Conclusion

There’s no doubt in my mind that the PXG 0311 SGI Gen2 iron is a love it or hate it club.  If a big head and tons of offset turn your stomach, don’t even bother hitting this.  For a select few, however, that look is going to inspire confidence.  Throw in the fact that their 7I is going to be longer than ever, and they’ll be over the moon.

PXG 0311 SGI Gen2 Irons Price & Specs

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Matt Saternus

Co-Founder, Editor In Chief at PluggedInGolf.com
Matt is a golf instructor, club fitter, and writer living in the northwest suburbs of Chicago. Matt's work has been published in Mulligan Magazine, Chicagoland Golf, South Florida Golf, and other golf media outlets. He's also been a featured speaker in the Online Golf Summit and is a member of Ultimate Golf Advantage's Faculty of Experts.

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5 Comments

  1. Who in their right mind would pay $400 per club ? Beyond my comprehension. The face of these look like one of the original Gear Effect Wilson 1200 GE clubs which I played in the mid 80’s . I have a grandson who plays with them now with Rifle Shafts. I paid $425 for the set 2- PW. They were an excellent club .
    No doubt you can get length from these PXG’s but $400 per is out of site.

  2. Let’s stop complaining about the cost. They are over the top expensive. It’s their marketing strategy. Tell people they are exclusive and “might not be for you” only makes some people want them more. Judging by the number of irons PXG is selling, I’d say their marketing is working. Now….do they perform, as advertised??? Maybe, but no more so than any other super game improvement iron with jacked-up lofts. I’d argue not many people need a 19* iron, but that’s neither here nor there. More often than not, it’s the Indian not arrow.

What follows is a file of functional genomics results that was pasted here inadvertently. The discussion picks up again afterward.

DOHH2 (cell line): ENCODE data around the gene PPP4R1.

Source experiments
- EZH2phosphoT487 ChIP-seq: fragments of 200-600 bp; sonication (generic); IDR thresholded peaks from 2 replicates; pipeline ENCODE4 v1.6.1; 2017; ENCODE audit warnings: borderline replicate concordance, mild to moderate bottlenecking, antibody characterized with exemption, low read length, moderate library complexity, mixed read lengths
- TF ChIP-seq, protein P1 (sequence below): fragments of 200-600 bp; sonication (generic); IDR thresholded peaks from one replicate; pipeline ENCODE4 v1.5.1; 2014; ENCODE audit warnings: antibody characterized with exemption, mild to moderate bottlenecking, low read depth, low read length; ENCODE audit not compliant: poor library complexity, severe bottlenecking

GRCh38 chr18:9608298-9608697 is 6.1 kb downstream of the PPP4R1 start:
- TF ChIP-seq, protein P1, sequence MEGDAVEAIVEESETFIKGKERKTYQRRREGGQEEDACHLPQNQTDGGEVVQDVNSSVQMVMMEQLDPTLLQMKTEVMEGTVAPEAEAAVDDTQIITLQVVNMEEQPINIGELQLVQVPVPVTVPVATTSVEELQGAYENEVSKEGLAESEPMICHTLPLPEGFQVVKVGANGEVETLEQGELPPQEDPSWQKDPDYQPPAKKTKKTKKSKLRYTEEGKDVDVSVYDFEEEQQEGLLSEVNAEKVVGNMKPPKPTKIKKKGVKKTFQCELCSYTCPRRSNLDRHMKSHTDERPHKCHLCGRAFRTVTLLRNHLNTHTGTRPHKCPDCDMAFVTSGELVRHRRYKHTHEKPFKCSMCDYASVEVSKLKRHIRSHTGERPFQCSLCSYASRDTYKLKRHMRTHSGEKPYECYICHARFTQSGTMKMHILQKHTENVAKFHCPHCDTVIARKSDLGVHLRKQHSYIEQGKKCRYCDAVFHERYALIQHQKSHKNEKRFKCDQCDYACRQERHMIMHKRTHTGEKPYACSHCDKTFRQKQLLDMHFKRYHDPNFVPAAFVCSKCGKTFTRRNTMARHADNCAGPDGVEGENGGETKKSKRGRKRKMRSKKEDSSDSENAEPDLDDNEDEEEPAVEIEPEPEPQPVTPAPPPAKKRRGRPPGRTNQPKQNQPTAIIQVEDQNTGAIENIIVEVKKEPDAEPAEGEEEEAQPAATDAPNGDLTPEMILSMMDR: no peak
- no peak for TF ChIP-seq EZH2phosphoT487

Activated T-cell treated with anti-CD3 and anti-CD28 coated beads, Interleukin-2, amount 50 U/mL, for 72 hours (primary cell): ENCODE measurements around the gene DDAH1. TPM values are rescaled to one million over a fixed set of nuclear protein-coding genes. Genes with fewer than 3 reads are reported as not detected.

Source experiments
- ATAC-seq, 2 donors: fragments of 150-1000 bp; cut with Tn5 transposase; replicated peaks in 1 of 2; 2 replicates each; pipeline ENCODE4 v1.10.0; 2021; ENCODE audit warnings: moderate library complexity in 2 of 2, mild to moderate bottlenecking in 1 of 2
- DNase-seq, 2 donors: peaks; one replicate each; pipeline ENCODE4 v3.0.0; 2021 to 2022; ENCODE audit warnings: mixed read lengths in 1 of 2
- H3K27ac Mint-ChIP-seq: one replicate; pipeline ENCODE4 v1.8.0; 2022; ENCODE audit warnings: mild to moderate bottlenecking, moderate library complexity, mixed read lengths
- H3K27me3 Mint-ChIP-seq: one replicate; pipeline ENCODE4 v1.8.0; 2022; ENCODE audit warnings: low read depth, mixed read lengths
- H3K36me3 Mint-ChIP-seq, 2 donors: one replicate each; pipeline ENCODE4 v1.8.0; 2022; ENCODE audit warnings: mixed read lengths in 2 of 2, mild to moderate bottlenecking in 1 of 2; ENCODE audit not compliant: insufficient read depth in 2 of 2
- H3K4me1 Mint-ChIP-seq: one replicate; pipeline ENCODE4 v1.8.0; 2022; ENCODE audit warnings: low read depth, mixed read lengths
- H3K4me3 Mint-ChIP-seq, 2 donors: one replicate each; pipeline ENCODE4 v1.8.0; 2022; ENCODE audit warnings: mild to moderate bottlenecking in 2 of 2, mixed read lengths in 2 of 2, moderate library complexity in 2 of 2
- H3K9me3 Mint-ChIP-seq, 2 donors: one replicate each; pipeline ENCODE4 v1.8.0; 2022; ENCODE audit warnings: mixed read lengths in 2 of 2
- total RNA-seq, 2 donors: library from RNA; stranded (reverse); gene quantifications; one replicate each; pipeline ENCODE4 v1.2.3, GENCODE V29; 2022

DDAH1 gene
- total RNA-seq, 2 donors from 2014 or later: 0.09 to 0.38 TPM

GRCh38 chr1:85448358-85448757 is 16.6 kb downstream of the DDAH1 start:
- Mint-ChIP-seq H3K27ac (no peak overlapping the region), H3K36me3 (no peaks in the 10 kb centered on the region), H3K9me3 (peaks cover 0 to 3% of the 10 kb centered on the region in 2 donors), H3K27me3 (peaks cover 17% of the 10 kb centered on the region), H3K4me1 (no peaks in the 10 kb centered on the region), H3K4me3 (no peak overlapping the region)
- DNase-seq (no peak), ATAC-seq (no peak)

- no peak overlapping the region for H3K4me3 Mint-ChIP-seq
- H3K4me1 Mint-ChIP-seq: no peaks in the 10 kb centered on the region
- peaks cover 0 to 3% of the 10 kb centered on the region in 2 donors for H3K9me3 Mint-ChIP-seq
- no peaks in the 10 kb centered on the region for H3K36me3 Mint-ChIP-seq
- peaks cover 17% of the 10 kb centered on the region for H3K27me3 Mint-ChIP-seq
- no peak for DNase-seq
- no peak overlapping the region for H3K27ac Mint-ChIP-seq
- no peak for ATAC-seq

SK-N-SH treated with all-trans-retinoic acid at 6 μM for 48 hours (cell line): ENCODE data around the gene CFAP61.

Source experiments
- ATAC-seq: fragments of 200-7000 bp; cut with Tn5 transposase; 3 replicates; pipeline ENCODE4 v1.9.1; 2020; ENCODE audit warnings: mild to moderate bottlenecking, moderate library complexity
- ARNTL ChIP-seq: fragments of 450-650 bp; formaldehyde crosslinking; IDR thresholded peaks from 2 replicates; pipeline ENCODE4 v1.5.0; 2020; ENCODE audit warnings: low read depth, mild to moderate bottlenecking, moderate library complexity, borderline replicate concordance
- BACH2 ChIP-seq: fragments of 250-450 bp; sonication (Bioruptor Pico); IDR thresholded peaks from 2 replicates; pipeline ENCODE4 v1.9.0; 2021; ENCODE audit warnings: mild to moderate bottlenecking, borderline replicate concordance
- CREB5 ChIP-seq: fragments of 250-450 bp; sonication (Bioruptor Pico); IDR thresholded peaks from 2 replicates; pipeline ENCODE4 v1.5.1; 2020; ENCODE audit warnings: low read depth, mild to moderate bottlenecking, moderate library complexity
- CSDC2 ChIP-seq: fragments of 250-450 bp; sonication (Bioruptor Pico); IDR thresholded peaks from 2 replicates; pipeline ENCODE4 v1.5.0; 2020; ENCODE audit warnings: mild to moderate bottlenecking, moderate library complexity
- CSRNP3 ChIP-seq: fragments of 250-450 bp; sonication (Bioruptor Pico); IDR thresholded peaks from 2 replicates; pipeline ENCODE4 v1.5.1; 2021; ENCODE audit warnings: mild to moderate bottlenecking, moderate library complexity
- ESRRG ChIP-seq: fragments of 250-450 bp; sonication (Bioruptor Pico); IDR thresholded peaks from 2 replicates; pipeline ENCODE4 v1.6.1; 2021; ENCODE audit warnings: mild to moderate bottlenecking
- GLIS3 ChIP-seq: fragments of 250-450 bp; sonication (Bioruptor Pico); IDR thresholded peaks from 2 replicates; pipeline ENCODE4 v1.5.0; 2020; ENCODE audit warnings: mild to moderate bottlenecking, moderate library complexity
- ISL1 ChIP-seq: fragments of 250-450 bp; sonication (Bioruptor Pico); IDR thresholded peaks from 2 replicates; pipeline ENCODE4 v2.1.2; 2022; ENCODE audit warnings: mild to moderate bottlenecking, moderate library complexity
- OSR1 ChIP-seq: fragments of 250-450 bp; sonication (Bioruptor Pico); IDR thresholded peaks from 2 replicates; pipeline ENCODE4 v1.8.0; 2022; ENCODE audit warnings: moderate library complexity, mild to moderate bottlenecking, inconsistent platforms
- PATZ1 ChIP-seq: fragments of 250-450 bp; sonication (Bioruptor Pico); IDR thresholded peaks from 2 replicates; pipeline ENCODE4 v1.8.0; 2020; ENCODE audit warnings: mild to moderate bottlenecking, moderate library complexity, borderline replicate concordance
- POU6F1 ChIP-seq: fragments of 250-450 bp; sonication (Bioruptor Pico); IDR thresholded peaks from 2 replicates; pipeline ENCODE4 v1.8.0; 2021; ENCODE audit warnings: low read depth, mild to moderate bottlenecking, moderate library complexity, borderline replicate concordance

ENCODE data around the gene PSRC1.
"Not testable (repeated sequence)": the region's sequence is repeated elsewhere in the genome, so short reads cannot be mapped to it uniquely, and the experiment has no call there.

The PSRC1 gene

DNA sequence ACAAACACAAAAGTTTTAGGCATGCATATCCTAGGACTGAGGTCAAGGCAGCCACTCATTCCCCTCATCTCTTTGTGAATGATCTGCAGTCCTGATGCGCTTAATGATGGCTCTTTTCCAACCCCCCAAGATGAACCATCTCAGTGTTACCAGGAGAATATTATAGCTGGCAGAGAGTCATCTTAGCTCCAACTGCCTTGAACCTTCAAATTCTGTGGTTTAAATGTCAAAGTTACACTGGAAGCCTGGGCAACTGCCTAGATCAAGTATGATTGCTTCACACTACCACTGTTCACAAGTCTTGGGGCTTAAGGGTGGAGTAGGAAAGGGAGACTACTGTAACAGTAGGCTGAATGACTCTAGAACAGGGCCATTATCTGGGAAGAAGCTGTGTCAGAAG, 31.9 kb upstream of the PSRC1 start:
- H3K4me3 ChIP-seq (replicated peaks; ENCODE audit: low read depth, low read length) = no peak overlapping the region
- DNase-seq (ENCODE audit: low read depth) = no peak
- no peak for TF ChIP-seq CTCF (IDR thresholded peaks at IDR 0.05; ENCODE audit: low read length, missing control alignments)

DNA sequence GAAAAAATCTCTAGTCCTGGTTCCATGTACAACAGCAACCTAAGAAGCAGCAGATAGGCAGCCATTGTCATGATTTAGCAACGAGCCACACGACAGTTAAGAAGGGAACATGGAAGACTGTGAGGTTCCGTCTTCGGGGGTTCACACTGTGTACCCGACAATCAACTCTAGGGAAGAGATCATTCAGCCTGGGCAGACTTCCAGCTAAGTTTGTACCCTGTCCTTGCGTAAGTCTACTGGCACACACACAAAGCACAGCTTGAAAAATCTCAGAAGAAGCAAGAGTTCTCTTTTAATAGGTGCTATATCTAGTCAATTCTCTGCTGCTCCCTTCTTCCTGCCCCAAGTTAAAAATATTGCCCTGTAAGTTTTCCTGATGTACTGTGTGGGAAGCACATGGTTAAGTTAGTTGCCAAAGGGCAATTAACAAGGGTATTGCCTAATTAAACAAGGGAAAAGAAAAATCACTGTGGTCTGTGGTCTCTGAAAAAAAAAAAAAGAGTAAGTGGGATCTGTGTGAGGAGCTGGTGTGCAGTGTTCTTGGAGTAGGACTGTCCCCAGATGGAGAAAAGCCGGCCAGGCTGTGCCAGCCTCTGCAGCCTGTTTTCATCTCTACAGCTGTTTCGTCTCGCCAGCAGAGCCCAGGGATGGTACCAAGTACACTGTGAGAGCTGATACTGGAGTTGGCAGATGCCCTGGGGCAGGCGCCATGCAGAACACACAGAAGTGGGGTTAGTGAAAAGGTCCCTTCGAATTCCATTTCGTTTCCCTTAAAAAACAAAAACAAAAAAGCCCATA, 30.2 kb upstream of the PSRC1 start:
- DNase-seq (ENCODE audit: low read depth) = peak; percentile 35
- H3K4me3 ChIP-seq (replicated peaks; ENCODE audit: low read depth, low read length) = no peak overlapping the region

3. Clubs looked so ugly, I had to read the review (as always “no-nonsense, this is what I think”). But it is the comment “offset helps the chronic slicer” that caught my attention. I always thought offset was there to help ‘hit the ball first, divot after’ but never realised (or simply forgot) that it would promote a draw.

    As 25HC I have clubs with considerable offset (Cleveland CG16) and I mostly draw-to-hook them (as I did with previous clubs – all with offset), while my woods, hybrids and driver are pretty straight to fade. Now realise that perhaps I should try some irons with less offset. So another worthwhile visit to this website, thanks!

    • Matt Saternus

      Piter,

      Glad to help! Check back in a couple weeks, we’re doing a Golf Myths Unplugged all about offset.

      Best,

      Matt

  4. Loved being fitted with the 7 iron. I hit it long but understand the strong loft – traveled like the 5 irons of my youth. I’ve been playing Pings for years & the big club head looks fine to me but I started hitting “tiny, little” persimmon drivers too😉